Remember that what we sow, we reap. So, model your support of others when their work-life imbalance shifts unexpectedly. In doing so, you are demonstrating how others can help you do the same. Because you bring passion to both your work and life, and bring your A-game to the table every day in all that you do, you will inevitably emphasize one over the other at times, thereby living fully into your work-life imbalance. But that’s a good thing. Just know its happening and plan accordingly.

Leslie W. Braksick, is co-founder of CLG Inc. and author of Preparing CEOs for Success: What I Wish I Knew (2010) and Unlock Behavior, Unleash Profits (2007). Braksick advises top executives, their leadership teams and boards of directors on issues of strategy execution, leadership effectiveness and organizational performance. She can be reached at lbraksick@clg.com.

Published in Pittsburgh

The economy is slowly improving, and you’ve decided the time is ripe to realize your dream to begin a second career. Or perhaps you’re already retired and are eager to turn your hobby into a business. So, what now?

First, do your research. While banks are eager to lend, you’ll need more than just your passion and great ideas to get started. It’s more important than ever to have a strong understanding of the opportunities and industry, a thorough business plan, a solid financial background and a realistic evaluation of your chances for success.

Once you have your bearings, talk to an expert. Those aspiring to an “encore” career can benefit from the advice of Carol Ball, a former day-care center manager whose second career has been the Cleveland-area C.J. Henry & Associates Counseling Center she has co-owned for the past 20 years. Back then, she didn’t go to a bank loan officer but a business acquaintance who looked over her figures and said the center wasn’t financially viable.

“Luckily,” she says, “my spunky Welsh husband and I concluded that we would make it work.”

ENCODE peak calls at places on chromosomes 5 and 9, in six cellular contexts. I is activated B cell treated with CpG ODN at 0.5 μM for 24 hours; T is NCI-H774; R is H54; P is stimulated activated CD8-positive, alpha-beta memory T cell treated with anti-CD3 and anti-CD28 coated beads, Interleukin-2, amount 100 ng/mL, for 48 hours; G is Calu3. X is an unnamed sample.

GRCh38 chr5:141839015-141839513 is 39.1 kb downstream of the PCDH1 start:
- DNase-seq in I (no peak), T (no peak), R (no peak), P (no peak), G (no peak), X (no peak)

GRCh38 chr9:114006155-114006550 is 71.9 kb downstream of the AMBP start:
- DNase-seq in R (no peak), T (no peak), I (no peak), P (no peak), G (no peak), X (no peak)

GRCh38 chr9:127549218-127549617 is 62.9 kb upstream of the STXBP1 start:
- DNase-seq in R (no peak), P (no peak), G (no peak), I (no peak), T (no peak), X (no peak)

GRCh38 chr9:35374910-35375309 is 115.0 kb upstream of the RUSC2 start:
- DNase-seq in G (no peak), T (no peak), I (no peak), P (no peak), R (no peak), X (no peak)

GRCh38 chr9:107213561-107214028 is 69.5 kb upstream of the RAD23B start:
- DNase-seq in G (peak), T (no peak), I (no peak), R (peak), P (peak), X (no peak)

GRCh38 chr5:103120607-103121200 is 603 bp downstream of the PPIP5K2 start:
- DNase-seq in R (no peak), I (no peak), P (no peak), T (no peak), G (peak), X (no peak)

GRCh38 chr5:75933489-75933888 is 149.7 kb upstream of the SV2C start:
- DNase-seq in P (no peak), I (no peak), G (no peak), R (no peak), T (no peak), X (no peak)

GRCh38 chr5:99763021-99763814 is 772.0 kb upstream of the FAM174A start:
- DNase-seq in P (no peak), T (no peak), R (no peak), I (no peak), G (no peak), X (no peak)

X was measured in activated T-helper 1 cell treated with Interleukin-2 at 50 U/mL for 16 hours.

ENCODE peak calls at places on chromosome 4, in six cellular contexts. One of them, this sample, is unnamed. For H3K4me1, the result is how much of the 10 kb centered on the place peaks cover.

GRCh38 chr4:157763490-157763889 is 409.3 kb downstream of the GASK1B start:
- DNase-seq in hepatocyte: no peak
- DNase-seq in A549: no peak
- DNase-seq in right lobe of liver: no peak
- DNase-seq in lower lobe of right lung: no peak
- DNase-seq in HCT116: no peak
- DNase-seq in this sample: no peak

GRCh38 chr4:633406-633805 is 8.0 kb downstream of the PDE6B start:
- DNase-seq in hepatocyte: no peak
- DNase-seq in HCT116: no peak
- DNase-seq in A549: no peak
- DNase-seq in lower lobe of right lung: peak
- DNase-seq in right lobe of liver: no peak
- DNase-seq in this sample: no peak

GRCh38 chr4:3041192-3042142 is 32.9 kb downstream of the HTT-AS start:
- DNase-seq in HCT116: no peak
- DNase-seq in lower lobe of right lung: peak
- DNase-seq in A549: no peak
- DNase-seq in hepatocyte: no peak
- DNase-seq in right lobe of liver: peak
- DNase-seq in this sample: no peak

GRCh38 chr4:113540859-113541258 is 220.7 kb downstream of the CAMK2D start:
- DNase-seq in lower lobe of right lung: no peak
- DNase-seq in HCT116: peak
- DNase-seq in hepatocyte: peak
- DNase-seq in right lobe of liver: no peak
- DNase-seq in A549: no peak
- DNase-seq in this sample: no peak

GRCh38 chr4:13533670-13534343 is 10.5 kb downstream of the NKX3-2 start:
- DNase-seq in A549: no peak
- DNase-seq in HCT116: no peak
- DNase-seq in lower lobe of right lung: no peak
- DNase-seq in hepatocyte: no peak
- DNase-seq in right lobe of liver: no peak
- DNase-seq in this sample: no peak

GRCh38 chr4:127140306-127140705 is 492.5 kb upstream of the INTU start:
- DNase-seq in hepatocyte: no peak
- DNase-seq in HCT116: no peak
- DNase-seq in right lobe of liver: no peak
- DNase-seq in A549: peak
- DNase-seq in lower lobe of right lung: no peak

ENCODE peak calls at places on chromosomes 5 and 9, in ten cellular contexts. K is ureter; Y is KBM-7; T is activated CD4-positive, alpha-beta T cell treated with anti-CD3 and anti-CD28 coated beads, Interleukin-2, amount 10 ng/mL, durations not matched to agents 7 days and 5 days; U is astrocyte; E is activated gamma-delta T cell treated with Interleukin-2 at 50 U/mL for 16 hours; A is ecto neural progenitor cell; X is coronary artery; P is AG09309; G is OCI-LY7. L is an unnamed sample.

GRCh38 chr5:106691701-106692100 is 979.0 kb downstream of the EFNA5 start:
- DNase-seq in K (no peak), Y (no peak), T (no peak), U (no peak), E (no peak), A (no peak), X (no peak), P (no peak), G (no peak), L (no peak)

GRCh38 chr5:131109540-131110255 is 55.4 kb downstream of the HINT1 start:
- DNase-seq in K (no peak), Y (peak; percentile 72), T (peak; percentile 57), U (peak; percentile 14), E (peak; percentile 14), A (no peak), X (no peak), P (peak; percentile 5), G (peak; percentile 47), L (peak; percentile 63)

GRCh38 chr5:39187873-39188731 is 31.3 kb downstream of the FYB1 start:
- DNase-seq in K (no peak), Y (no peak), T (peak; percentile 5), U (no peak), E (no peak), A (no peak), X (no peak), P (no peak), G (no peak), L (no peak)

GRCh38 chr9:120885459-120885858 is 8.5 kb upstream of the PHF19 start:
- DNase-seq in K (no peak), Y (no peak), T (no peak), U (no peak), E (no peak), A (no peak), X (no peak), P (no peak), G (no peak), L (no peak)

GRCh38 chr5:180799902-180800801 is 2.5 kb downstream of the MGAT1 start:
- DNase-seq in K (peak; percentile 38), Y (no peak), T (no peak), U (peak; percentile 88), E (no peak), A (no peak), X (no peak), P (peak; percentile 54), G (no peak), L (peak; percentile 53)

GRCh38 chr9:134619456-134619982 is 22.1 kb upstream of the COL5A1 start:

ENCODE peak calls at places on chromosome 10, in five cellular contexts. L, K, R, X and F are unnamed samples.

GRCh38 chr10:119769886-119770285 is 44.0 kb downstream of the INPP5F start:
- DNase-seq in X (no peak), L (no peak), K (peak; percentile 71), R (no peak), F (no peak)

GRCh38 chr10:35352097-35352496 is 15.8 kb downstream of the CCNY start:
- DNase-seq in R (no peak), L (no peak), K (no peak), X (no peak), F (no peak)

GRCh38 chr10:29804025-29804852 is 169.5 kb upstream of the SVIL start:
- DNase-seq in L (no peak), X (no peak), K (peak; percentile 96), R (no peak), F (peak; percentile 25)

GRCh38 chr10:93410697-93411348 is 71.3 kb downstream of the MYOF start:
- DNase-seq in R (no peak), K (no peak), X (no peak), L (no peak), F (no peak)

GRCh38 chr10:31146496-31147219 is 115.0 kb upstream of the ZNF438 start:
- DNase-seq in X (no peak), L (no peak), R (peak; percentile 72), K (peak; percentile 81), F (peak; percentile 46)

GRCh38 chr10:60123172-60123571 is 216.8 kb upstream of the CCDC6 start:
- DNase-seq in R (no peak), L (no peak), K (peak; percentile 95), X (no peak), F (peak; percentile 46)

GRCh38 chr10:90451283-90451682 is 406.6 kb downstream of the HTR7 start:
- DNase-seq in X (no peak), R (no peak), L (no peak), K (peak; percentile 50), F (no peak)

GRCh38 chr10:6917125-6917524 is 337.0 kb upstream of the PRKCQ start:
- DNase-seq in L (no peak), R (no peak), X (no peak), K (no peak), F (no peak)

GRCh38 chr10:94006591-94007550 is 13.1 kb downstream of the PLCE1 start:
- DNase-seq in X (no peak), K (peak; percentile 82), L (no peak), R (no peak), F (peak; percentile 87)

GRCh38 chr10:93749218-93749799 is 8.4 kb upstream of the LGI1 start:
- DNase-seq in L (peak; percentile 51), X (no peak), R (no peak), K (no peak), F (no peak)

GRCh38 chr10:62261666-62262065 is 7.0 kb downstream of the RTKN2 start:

They rented a suite with two offices for $237 a month and paid the rent from their consultancy fees.

Today, the 66-year-old grandmother of nine says she would seek a bank loan to purchase the space. She notes that since 1991, the center has paid a lot of money in rent that could have gone toward purchasing the suites and seen them appreciate in value.

Ball says she has gained a broader perspective of how a bank can help a small business grow. The counseling center has increased to 11 counselors from two, and last year it handled 6,000 counseling sessions. Its counseling specialties have expanded, as well. The center grew so much that Ball and her co-owner sought a loan to rent two other office suites to handle the workload.

They came to PNC, where a business banking officer looked at their financial picture and their growth, as well as their projections for future income growth to support the expansion. The officer visited the counseling center and the additional office space, examined the quality of the counseling staff and, within two weeks, developed the lending package.

For second-careerists mulling the plunge into a new business, here are several tips that Ball and PNC offer:

  • Assess your experience in the industry you’ve chosen. Conduct as much research as possible, making sure you determine your competition, the demographics of the area in which you will locate, and how you will differentiate yourself.